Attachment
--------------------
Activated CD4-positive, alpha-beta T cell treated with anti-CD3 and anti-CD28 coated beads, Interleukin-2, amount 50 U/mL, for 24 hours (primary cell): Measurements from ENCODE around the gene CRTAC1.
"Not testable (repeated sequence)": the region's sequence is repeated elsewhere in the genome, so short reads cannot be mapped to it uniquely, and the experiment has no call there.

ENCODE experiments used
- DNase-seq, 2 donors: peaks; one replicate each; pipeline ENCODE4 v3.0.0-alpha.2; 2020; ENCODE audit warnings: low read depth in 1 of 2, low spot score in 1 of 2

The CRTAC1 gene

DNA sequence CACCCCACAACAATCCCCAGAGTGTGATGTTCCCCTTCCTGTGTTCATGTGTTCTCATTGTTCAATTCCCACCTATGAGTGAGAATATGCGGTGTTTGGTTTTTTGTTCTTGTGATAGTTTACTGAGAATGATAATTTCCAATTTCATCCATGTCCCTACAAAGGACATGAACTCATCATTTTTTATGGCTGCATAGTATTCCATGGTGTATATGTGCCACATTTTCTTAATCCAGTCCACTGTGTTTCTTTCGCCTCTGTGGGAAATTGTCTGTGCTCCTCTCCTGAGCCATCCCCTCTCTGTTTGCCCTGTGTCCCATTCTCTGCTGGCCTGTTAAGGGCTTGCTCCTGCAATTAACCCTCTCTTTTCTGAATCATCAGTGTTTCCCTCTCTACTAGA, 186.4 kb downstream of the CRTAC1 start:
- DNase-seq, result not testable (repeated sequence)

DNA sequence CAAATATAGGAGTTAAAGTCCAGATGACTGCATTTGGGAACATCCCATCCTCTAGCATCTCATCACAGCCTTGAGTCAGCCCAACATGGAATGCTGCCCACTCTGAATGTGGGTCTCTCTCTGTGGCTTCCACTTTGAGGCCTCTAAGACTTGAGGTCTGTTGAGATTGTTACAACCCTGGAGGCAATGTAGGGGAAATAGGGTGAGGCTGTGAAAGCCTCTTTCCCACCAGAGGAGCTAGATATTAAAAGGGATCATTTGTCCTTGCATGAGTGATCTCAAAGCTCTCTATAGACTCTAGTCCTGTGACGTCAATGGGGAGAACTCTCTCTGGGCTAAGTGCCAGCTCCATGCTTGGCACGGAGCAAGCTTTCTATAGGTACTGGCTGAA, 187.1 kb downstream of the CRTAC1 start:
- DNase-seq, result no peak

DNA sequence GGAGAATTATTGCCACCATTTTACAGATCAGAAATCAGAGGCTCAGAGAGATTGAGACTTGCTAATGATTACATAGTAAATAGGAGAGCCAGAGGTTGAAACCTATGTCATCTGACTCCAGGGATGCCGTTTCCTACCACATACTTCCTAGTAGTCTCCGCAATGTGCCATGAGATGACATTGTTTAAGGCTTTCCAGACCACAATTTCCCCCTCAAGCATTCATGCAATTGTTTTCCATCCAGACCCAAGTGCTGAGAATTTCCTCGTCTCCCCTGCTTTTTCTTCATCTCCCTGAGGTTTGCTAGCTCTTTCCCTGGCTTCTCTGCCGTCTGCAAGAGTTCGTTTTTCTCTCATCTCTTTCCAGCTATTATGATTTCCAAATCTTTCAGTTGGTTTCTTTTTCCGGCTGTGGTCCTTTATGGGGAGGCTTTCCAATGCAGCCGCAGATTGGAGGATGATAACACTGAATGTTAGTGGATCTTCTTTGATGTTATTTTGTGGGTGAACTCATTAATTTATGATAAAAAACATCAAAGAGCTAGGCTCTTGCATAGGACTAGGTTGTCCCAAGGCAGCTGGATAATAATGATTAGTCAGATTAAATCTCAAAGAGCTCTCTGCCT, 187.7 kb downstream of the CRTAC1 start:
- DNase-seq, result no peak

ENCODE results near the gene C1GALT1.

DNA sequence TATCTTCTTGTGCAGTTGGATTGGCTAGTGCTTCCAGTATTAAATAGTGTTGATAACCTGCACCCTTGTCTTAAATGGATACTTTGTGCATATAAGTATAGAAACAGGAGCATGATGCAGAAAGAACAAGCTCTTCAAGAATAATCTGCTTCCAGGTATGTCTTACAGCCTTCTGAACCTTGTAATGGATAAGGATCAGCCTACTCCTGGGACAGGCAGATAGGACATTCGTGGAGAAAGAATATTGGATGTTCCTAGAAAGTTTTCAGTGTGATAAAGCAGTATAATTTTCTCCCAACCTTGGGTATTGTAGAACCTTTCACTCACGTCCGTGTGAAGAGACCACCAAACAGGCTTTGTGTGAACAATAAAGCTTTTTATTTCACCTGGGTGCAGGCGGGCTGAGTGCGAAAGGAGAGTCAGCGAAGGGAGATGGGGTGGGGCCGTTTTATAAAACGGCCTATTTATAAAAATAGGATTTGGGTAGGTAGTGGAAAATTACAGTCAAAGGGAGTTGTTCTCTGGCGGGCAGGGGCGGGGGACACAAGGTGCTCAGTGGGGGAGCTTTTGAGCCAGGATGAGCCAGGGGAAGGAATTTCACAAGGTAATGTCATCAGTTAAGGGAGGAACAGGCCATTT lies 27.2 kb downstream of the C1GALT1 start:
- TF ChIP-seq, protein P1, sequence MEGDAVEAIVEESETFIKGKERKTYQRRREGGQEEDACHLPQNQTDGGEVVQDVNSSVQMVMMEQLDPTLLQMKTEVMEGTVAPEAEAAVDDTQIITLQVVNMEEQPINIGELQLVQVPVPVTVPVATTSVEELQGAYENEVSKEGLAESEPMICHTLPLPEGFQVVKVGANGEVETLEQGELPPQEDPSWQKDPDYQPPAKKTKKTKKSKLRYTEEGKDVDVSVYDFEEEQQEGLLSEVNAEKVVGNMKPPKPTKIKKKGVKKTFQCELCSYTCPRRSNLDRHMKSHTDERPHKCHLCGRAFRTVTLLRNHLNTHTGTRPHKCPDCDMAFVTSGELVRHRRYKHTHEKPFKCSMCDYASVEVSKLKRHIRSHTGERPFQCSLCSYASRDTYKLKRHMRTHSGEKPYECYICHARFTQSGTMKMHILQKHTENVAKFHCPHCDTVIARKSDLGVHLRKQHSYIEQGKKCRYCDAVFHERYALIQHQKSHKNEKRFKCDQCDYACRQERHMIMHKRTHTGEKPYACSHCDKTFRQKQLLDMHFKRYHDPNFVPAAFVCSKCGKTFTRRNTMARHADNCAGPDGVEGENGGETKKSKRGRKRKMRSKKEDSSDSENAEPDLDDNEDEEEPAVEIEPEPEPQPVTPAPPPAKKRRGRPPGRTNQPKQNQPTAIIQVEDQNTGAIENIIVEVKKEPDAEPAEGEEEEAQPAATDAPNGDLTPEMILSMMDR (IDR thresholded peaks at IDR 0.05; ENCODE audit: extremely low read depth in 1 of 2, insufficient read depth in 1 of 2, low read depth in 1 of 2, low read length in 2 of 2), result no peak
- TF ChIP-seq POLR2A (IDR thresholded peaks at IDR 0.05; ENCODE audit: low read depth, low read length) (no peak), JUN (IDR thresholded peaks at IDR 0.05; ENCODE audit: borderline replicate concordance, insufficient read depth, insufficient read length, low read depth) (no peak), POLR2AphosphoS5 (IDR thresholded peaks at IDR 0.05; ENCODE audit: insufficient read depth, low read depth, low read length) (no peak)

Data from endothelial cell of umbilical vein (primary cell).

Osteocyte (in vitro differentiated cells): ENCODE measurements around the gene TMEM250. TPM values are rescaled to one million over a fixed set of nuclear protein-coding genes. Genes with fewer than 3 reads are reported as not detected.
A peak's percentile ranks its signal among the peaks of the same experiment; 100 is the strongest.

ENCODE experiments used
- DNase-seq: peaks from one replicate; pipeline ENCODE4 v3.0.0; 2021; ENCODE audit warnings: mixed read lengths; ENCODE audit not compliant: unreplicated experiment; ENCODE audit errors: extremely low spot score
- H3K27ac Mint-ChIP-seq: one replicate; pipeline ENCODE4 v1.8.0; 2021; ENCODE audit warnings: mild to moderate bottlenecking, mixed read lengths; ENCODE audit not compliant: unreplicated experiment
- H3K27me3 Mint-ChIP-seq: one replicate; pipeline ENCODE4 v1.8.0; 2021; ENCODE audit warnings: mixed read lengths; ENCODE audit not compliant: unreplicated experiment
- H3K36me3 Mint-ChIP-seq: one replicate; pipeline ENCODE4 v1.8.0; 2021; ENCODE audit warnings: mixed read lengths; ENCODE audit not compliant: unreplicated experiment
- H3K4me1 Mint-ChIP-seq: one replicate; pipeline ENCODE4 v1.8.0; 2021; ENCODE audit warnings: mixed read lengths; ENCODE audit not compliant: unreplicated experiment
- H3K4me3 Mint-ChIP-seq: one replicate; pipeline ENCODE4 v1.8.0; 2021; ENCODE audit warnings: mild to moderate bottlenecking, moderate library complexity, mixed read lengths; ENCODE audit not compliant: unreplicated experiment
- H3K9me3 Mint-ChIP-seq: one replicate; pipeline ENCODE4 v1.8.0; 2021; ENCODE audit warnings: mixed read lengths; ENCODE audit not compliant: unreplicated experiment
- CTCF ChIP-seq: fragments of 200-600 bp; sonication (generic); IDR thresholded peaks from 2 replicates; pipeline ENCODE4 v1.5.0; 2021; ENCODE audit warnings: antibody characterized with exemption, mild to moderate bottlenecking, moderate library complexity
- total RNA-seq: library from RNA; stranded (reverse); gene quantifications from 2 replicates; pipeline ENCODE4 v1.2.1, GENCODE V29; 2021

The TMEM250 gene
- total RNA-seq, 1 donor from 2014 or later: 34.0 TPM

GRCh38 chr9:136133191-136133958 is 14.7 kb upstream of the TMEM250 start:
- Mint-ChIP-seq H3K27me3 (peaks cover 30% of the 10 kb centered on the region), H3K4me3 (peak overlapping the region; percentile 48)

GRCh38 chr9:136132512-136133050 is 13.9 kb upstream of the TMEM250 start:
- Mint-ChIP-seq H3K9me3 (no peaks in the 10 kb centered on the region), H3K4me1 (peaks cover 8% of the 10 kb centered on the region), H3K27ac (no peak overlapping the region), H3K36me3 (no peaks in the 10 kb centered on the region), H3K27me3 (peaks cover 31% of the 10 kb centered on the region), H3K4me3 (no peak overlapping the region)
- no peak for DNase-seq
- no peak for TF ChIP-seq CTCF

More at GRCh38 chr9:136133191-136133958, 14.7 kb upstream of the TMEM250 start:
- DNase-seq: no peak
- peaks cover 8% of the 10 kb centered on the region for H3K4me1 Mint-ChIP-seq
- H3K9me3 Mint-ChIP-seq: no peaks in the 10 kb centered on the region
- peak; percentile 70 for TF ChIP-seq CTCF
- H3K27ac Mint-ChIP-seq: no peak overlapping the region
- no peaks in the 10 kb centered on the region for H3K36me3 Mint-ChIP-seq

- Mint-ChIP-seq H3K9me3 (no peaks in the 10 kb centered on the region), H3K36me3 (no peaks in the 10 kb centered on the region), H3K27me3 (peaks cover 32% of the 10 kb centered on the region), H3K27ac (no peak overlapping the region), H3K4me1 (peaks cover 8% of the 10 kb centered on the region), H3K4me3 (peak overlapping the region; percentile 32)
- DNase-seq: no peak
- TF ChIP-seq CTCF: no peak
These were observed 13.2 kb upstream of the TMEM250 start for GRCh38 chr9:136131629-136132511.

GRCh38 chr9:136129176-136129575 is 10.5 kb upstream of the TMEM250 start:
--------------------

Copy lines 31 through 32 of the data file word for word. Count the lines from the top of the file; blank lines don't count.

GRCh38 chr9:136133191-136133958 is 14.7 kb upstream of the TMEM250 start:
- Mint-ChIP-seq H3K27me3 (peaks cover 30% of the 10 kb centered on the region), H3K4me3 (peak overlapping the region; percentile 48)